Books can be (and are) written about the ornithological knowledge gained through studies that involve the practice known as “bird banding” (or “ringing” overseas).
To put it simply, banding involves the capture and marking of a wild bird with a unique serial number. In the USA and Canada, those numbers are generated by the US Geological Survey’s Bird Banding Laboratory. They are stamped onto a lightweight metal alloy band, which is then placed around the leg of a bird. The practice is nearly harmless, when conducted properly, and the oversight of such research is quite rigorous!
The real magic of banding is that it transforms birds from just another anonymous member of a species into an individual. It allows a bird to be recognized, with certainty. Yet the biggest drawback of the serial-number-stamped-onto-a-band system is that it requires the bird to be handled again in order for the tiny number to be read by human eyes. So the bird has to be recaptured, or the band otherwise recovered, for example if a banded bird is found dead. This is obviously a huge limitation! However, there are other methods that allow for the remote visual identification of individual birds. The most common method is a unique combination of colored plastic leg bands, in addition to the metal serial number band. Even in today’s age of gadgets and technology, this simple approach is still the foundation for almost all studies of bird demography.
But a careful amateur observer will occasionally get lucky, and spot an animal with a unique injury or mutation. Suddenly, one of the local birds becomes special. It becomes a recognizable individual. One such example occurring right now is a Great Egret that has been hanging out on the Conejohela Flats of the Susquehanna River in Lancaster County, PA. This bird has been in the vicinity for the last couple of weeks. Apparently it is doing fairly well at catching food and avoiding (more) predators.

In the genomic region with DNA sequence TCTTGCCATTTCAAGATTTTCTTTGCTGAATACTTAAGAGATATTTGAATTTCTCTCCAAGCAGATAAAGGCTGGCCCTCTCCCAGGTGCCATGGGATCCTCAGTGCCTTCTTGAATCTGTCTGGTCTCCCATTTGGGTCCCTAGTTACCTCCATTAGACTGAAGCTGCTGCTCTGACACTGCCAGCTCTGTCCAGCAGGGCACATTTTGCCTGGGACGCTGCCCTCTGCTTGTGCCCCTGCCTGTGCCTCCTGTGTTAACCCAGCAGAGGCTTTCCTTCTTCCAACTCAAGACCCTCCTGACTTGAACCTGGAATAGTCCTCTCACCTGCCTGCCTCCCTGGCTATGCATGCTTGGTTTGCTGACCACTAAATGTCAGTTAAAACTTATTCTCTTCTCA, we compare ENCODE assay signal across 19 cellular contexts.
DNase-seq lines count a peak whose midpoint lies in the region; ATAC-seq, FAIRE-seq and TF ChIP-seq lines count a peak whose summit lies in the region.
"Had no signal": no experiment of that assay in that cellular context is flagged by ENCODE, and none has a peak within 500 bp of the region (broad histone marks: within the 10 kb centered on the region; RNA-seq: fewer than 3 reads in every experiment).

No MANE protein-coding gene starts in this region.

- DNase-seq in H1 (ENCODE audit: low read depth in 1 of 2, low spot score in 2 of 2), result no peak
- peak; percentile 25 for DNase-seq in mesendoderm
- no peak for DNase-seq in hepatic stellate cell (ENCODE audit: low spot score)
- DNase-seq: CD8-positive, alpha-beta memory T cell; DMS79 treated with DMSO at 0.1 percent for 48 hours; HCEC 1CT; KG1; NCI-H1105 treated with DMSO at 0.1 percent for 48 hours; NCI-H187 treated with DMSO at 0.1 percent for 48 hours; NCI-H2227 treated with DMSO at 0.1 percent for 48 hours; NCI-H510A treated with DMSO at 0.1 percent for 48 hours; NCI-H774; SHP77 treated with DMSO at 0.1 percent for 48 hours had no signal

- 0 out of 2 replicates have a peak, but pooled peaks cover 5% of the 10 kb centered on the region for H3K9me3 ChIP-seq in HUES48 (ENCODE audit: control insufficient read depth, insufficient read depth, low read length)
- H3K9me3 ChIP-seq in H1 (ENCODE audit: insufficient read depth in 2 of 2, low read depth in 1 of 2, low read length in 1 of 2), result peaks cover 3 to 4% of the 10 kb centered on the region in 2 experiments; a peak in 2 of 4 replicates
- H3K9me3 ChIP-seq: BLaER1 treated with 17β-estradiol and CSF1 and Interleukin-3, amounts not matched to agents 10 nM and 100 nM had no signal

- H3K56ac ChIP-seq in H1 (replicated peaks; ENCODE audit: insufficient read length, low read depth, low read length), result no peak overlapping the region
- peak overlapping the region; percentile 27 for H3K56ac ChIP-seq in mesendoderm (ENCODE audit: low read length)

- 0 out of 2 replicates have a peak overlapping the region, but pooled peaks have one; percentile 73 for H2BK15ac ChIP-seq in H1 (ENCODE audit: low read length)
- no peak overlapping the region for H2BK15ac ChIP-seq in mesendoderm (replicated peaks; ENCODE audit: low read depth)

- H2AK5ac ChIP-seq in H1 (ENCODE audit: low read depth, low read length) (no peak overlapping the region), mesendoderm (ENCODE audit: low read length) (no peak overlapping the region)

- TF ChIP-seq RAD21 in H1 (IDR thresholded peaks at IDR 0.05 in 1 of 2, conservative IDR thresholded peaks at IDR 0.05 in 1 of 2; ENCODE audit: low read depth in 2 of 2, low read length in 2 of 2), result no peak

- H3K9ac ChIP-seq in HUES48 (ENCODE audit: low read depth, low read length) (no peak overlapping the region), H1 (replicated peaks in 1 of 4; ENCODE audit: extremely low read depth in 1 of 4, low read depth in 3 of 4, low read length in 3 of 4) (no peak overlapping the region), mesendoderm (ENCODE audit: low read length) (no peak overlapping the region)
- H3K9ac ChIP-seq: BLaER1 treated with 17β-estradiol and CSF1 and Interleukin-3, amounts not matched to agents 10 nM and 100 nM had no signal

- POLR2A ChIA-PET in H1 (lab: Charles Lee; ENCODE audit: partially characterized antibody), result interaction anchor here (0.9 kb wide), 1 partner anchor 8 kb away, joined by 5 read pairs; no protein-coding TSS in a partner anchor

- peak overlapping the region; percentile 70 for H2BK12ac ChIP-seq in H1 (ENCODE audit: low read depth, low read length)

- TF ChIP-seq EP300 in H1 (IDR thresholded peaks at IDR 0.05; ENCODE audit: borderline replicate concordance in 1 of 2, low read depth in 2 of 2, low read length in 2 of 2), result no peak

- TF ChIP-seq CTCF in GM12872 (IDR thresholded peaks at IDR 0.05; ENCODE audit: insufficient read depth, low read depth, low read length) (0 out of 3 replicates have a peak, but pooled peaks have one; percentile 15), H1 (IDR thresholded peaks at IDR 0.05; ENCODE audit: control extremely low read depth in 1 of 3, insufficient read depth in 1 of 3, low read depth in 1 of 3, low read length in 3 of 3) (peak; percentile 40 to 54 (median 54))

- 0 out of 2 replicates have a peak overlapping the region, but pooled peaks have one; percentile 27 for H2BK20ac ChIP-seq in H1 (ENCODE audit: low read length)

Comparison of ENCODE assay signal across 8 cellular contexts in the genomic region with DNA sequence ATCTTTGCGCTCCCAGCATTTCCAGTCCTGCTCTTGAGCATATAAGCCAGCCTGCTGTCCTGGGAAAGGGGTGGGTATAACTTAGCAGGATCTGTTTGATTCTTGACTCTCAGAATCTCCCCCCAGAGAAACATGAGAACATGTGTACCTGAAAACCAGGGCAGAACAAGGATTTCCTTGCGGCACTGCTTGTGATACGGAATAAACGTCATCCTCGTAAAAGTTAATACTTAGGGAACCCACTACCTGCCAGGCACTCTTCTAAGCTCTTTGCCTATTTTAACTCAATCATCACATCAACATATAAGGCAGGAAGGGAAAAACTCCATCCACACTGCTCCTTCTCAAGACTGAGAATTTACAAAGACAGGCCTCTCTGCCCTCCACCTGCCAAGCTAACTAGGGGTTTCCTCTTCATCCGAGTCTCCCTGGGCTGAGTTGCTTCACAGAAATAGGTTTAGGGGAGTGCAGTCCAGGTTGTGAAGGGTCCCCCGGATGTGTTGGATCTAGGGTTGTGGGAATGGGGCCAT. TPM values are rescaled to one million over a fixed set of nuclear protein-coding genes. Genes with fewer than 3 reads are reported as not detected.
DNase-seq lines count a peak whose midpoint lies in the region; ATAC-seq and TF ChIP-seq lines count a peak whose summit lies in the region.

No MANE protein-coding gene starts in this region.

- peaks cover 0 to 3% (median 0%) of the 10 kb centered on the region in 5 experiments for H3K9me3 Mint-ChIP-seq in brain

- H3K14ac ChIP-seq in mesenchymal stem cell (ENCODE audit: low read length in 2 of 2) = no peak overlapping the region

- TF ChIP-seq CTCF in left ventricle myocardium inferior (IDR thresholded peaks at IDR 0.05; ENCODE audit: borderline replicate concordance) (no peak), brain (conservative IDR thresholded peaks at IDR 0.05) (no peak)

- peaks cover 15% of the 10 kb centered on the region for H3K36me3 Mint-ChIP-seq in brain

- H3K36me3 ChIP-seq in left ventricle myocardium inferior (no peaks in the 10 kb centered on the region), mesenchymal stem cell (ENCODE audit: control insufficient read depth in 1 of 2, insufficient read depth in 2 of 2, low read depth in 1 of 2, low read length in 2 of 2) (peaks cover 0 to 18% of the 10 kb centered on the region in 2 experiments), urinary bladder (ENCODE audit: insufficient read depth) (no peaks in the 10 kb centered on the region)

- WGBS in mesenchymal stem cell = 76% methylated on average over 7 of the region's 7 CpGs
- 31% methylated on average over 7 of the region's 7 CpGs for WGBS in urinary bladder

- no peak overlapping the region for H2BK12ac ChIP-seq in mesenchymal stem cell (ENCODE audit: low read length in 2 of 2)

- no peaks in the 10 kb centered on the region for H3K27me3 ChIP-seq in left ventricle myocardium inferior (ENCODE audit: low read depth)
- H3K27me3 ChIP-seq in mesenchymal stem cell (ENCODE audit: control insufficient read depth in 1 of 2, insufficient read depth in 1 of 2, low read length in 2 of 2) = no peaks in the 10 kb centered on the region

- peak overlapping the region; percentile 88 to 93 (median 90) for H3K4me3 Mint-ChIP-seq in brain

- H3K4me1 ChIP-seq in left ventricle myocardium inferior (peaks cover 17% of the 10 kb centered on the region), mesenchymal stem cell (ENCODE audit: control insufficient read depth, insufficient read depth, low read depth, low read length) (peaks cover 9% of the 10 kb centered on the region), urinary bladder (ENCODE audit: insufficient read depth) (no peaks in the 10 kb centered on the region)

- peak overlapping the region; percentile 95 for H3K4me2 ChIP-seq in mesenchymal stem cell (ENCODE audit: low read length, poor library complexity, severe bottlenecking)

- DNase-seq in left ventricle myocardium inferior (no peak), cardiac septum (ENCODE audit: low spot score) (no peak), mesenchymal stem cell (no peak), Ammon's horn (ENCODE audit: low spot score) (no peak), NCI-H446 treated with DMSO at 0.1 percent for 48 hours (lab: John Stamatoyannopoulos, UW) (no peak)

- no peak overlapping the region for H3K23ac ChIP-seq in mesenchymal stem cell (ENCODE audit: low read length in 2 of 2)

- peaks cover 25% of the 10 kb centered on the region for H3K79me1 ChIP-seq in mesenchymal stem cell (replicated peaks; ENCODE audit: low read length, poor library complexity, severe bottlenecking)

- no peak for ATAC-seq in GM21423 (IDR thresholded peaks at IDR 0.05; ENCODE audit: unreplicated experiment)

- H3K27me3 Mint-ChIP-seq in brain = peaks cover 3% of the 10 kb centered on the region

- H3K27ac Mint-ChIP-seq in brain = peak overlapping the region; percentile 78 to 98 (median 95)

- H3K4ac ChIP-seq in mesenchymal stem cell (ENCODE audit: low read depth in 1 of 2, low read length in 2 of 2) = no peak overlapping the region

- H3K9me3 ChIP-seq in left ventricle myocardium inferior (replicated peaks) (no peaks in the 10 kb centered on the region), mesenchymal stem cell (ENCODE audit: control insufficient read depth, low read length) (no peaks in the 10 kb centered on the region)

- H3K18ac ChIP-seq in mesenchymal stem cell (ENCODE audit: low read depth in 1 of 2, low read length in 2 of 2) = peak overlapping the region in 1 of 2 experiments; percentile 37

This egret’s presence on The Flats coincides with the time of year when Great Egrets are found in the greatest abundance there (see eBird chart below). This is almost certainly due to an annual pattern among many species of birds called Post-breeding Dispersal (or Post-Natal Dispersal for those birds that hatched this summer). This phenomenon occurs after the breeding cycle activities wrap up for the year, and birds become less tied to the specific geographic area where they nested. For many species, they have little left on their “To Do List” besides feeding themselves in preparation for molt and migration, and perhaps they do some “prospecting” for more promising areas for nesting next year.
As this particular Great Egret shows us, careful observation of individual birds allows us to gain insights into the more generalized lives of a species. This sub-discipline is often referred to as Life History study. One of the best and earliest compilations of life histories was written in the early 1900s by Arthur Cleveland Bent, and it has more recently been transcribed into a free website. However, the modern scientific source for avian life histories is the Birds of North America (BNA) Online.
For easier-to-read accounts of the lives and livelihoods of our birds, I would recommend Kenn Kaufman’s book, Lives of North American Birds and Pete Dunne’s book, Pete Dunne’s Essential Field Guide Companion. Observant birding goes way beyond merely identifying the species you encounter in the field. Reading and learning more about the avian life histories will not only make you better at species identification, but it will prepare you for those rare occasions when you encounter your own window into the lives of individual birds — if you can recognize them!